There are sound political reasons why the Democrats should not impeach Donald Trump. But that doesn’t necessarily mean they’ll be able to stop themselves. I think the 5.7 is an excellent value bet.

Tissue Price


Trump seems to be alienating an awful lot of voters

Sunday, February 3rd, 2019

Trump is energising his opponents in record breaking numbers

538 write

With the 2020 election cycle revving into full gear, pollsters are asking voters whether they plan to vote for President Trump. In a Washington Post/ABC News survey, respondents were asked if they would definitely vote for the president, consider voting for him or definitely not vote for him — and 56 percent said they would definitely  Problems Ordering Tramadol Online not vote for him. Morning Consult posed a slightly different form of this question, asking voters if they’d definitely or probably vote for Trump, or if they’d definitely or probably vote for someone else. Eight percent said they would probably vote for someone else, but 47 percent said they would  enter site definitely vote for someone else. In total, that’s 55 percent of respondents who seemed unlikely to vote for Trump.

All told, this isn’t that different from the number of Americans who were planning not to back then-President Barack Obama in the early stages of his re-election bid: 51 percent said they “definitely” or “probably” would not vote for the incumbent, according to one poll conducted at a similar point in the 2012 cycle. But there is a key difference: The share of voters who said they would “definitely” oppose Trump is much higher than it ever was for Obama. In fact, the average share of voters who said they would “definitely” oppose Trump is roughly 10 points higher than it was for Obama more than 600 days out from the election, which is where we are now.

We can see from the chart that Obama’s definitely would not vote for figure increased closer as we approached the 2012 election which is probably a result of the primary process as lots of opponents retrashed Obama and his policies on a regular basis for several months. With the Iowa caucus exactly one year away it isn’t hard to see Trump’s definitely would not vote figure increasing as the Democratic Party contenders criticise Trump.

A couple of caveats, this polling coincides with the record breaking shutdown it might explain why so many are opposed to Trump, if there are no further shutdowns then Trump’s figures might improve. Also Trump had some pretty dire polling numbers in the run up to the 2016 Presidential election but that didn’t stop him being elected.

I’m hoping to track this series on a regular basis. My hunch is if these figures don’t improve for Trump then his chances of winning re-election in 2020 are sub-optimal, Mueller permitting of course.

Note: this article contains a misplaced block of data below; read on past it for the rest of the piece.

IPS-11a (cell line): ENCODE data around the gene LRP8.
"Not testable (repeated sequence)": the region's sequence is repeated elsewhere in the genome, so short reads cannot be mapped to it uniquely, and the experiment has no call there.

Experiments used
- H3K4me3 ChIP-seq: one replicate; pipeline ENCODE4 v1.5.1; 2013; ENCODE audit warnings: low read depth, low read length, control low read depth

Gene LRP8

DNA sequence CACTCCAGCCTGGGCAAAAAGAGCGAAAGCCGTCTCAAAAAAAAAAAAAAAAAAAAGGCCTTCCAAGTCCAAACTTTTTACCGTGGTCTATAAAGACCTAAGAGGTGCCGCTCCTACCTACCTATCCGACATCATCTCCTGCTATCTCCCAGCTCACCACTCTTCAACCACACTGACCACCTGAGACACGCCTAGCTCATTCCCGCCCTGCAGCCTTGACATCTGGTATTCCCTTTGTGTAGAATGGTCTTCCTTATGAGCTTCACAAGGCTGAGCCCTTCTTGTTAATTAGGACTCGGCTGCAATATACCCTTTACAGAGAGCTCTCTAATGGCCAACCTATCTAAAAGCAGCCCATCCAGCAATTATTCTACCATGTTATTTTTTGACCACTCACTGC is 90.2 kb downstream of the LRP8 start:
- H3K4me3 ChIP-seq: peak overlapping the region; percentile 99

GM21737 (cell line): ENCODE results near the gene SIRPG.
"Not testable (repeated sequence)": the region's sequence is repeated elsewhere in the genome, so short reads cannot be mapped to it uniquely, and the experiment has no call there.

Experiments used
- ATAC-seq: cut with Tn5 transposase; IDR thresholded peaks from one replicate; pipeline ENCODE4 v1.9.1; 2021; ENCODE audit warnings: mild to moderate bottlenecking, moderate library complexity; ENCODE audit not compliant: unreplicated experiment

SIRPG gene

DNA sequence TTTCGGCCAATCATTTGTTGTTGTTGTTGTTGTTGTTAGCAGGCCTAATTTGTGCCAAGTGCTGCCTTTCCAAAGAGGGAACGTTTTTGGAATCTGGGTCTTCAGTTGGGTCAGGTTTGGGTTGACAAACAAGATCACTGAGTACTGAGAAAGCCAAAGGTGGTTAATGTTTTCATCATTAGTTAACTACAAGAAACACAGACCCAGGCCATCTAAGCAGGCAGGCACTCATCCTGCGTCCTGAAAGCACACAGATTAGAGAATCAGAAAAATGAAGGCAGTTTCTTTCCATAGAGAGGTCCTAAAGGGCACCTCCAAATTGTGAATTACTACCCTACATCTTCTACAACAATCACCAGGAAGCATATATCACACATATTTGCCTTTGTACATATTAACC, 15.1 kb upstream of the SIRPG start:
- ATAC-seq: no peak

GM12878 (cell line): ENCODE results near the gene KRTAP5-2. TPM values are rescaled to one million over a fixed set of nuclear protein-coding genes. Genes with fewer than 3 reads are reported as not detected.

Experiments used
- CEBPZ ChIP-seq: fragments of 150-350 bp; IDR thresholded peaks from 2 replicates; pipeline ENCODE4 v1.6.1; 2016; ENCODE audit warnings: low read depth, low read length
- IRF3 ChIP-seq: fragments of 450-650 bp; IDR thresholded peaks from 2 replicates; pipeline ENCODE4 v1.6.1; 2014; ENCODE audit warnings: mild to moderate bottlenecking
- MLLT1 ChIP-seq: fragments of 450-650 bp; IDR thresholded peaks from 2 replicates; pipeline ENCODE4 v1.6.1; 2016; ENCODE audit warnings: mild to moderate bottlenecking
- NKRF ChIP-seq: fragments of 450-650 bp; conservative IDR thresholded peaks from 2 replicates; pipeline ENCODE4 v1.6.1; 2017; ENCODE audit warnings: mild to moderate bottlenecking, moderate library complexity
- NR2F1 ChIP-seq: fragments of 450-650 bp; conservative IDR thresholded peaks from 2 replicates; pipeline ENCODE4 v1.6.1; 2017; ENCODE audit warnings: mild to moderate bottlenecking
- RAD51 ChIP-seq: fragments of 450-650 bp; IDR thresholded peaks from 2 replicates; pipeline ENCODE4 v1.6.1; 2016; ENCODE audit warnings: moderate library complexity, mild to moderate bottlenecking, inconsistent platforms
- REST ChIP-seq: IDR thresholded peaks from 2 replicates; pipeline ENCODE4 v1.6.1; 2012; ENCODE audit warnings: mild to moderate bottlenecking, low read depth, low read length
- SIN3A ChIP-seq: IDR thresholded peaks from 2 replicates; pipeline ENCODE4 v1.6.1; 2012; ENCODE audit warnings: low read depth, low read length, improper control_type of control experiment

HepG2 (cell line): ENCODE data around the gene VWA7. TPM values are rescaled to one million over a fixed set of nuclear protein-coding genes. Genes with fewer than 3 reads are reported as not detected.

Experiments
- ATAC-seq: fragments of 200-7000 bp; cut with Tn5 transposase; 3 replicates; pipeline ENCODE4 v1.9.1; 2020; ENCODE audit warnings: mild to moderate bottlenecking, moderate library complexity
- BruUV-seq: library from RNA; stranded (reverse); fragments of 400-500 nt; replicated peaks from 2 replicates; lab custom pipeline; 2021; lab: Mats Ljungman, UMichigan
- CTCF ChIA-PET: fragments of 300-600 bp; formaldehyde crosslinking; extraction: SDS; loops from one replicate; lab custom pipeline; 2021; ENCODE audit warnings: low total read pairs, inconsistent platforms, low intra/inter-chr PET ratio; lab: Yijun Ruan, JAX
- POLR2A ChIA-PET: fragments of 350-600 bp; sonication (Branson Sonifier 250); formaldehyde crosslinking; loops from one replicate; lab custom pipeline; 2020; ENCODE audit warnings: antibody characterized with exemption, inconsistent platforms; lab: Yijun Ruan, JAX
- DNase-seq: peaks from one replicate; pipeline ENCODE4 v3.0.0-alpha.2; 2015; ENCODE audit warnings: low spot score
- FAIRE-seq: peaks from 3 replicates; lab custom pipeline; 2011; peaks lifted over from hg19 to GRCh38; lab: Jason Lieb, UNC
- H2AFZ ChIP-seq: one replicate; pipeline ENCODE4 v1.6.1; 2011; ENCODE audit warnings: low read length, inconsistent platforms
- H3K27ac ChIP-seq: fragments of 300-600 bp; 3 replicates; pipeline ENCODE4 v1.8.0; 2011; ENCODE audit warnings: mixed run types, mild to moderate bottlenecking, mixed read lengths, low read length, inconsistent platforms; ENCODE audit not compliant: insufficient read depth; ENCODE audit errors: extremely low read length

Richard Nabavi on the US Senate elections

Friday, September 14th, 2018

On the 6th November, 33 of the 100 seats in the US Senate come up for election. The Democrats currently hold 47 seats and two independents caucus with them, so they need a net gain of two for them to get control1. Unfortunately for the Democrats, the starting position is rather difficult; of the 35 seats up for election, only 9 are Republican-held, and of those 4 are solid and 3 are fairly safe. On the other side, of the 26 seats the Democrats are defending, several are potential Republican gains.

The table shows the 13 main battlegrounds, approximately in increasing order of difficulty for the Democrats. Not shown in the table are the 41 Democrat-caucus seats, and the 46 Republican seats, which are either not up for election, or are considered safe. The second column shows the number of seats the Democrats would have (including the two independents who caucus with them) if they won that seat and every one above it in the table (plus their safe seats). The third column shows the probability of a Democrat win as calculated by Nate Silver’s ‘Classic’ model2 – this is broadly compatible with the qualitative assessments of Larry Sabato and the Cook Report. The last two columns show the best odds3 available at time of writing from Ladbrokes or Betfair Sportsbook on the two parties.

source url State follow link Cumulative count Buy Cheapest Tramadol 538 Dem prob. Cook Tramadol Online Overnight Saturday Delivery Sabato source link Best odds Dem click Best odds Rep
New Jersey 42 92.9% Likely D Likely D 1.2 6
Minnesota (Special) 43 91.9% Lean D Likely D
Montana 44 90.3% Likely D Lean D 1.36 9.5
West Virginia 45 88.8% Tossup Lean D 1.36 4.0
Indiana 46 76.7% Tossup Tossup 1.66 2.1
Missouri 47 71.3% Tossup Tossup 1.66 2.1
Arizona 48 66.6% Tossup Tossup 1.53 2.8
North Dakota 49 60.1% Tossup Tossup 2.5 1.9
Nevada 50 59.4% Tossup Tossup 1.5 2.5
Florida 51 55.8% Tossup Tossup 2.0 2.2
Texas 52 34.8% Lean R Lean R 3.75 1.44
Tennessee 53 30.3% Tossup Lean R 3.1 1.44
Mississippi (Special) 54 17.2% Likely R Likely R

As you can see, the Democrats are favourites in 10 of these contests, according to the 538 model. If they win all of those, they will just make the 51 seats needed, down to and including FL. However, that assumes they don’t mislay any along the way, which is very far from certain – Florida, Nevada, North Dakota and Arizona could each easily go either way, and it won’t be much of a surprise if the Republicans win Missouri and/or Indiana. If national sentiment moves firmly towards the Democrats between now and the election, that might be sufficient to carry them over the line. However, Senate elections are subject to significant state-specific and candidate-specific variation. As things stand, to win control, the Dems need to stay lucky in all of the first 10 listed states, or perhaps stay lucky in 9 and pull off a surprise in Texas or Tennessee.

Note that a Democratic majority as defined by the Betfair market, where the two independents who caucus with the Democrats aren’t counted, corresponds to 53 seats or more in the table. That means winning at least 12 of the 13 contests shown – a very tough challenge.

source link My betting strategy on this is to take advantage of the uncertainty by betting on the Democrats in individual states where the odds look (relatively) favourable, but betting against them winning 53 seats or more (including the two independents) by laying Dem majority in the Betfair market, currently at around 8.0. That way, I hope to make some money on individual contests, but also on them tripping up in at least one or two.

Richard Nabavi

1. If it’s a dead heat, the Vice President has the casting vote, so the Republicans retain control.
2. As at Sept 13th
3. You might get better odds on the Betfair exchange, subject to charges


If Ted Cruz is running ads like this then I’m concluding his campaign is in trouble